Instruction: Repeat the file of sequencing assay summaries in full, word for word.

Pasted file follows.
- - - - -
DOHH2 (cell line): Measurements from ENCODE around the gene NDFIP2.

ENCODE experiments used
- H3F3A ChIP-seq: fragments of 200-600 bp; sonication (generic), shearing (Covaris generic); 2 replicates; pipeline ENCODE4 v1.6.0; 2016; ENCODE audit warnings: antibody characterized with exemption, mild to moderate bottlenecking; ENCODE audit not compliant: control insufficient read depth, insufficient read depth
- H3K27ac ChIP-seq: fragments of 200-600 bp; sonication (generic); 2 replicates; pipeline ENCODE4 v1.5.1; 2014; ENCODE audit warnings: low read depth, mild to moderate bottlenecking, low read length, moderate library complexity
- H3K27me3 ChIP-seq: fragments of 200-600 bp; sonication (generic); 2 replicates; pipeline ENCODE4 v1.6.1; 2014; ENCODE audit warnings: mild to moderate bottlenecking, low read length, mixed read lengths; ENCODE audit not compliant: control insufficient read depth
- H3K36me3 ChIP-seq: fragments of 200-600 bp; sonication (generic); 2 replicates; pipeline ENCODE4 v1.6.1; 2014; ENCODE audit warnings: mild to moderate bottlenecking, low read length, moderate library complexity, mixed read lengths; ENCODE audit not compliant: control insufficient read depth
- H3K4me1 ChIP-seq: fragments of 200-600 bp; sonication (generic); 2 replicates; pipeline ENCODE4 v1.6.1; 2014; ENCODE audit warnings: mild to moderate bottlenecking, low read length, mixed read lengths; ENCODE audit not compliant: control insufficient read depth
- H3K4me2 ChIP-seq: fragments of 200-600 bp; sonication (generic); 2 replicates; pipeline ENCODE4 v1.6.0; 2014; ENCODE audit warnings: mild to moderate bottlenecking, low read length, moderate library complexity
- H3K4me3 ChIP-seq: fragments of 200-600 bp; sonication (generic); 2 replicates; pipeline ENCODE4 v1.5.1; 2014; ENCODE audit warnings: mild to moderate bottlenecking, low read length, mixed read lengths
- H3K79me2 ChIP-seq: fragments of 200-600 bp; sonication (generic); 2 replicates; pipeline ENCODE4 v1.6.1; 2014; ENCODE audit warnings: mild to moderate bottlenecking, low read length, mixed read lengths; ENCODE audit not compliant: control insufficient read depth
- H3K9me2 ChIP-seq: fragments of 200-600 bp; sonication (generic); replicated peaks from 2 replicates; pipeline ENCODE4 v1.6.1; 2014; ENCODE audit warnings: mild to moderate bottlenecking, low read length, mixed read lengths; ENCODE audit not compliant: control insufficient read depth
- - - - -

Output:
DOHH2 (cell line): Measurements from ENCODE around the gene NDFIP2.

ENCODE experiments used
- H3F3A ChIP-seq: fragments of 200-600 bp; sonication (generic), shearing (Covaris generic); 2 replicates; pipeline ENCODE4 v1.6.0; 2016; ENCODE audit warnings: antibody characterized with exemption, mild to moderate bottlenecking; ENCODE audit not compliant: control insufficient read depth, insufficient read depth
- H3K27ac ChIP-seq: fragments of 200-600 bp; sonication (generic); 2 replicates; pipeline ENCODE4 v1.5.1; 2014; ENCODE audit warnings: low read depth, mild to moderate bottlenecking, low read length, moderate library complexity
- H3K27me3 ChIP-seq: fragments of 200-600 bp; sonication (generic); 2 replicates; pipeline ENCODE4 v1.6.1; 2014; ENCODE audit warnings: mild to moderate bottlenecking, low read length, mixed read lengths; ENCODE audit not compliant: control insufficient read depth
- H3K36me3 ChIP-seq: fragments of 200-600 bp; sonication (generic); 2 replicates; pipeline ENCODE4 v1.6.1; 2014; ENCODE audit warnings: mild to moderate bottlenecking, low read length, moderate library complexity, mixed read lengths; ENCODE audit not compliant: control insufficient read depth
- H3K4me1 ChIP-seq: fragments of 200-600 bp; sonication (generic); 2 replicates; pipeline ENCODE4 v1.6.1; 2014; ENCODE audit warnings: mild to moderate bottlenecking, low read length, mixed read lengths; ENCODE audit not compliant: control insufficient read depth
- H3K4me2 ChIP-seq: fragments of 200-600 bp; sonication (generic); 2 replicates; pipeline ENCODE4 v1.6.0; 2014; ENCODE audit warnings: mild to moderate bottlenecking, low read length, moderate library complexity
- H3K4me3 ChIP-seq: fragments of 200-600 bp; sonication (generic); 2 replicates; pipeline ENCODE4 v1.5.1; 2014; ENCODE audit warnings: mild to moderate bottlenecking, low read length, mixed read lengths
- H3K79me2 ChIP-seq: fragments of 200-600 bp; sonication (generic); 2 replicates; pipeline ENCODE4 v1.6.1; 2014; ENCODE audit warnings: mild to moderate bottlenecking, low read length, mixed read lengths; ENCODE audit not compliant: control insufficient read depth
- H3K9me2 ChIP-seq: fragments of 200-600 bp; sonication (generic); replicated peaks from 2 replicates; pipeline ENCODE4 v1.6.1; 2014; ENCODE audit warnings: mild to moderate bottlenecking, low read length, mixed read lengths; ENCODE audit not compliant: control insufficient read depth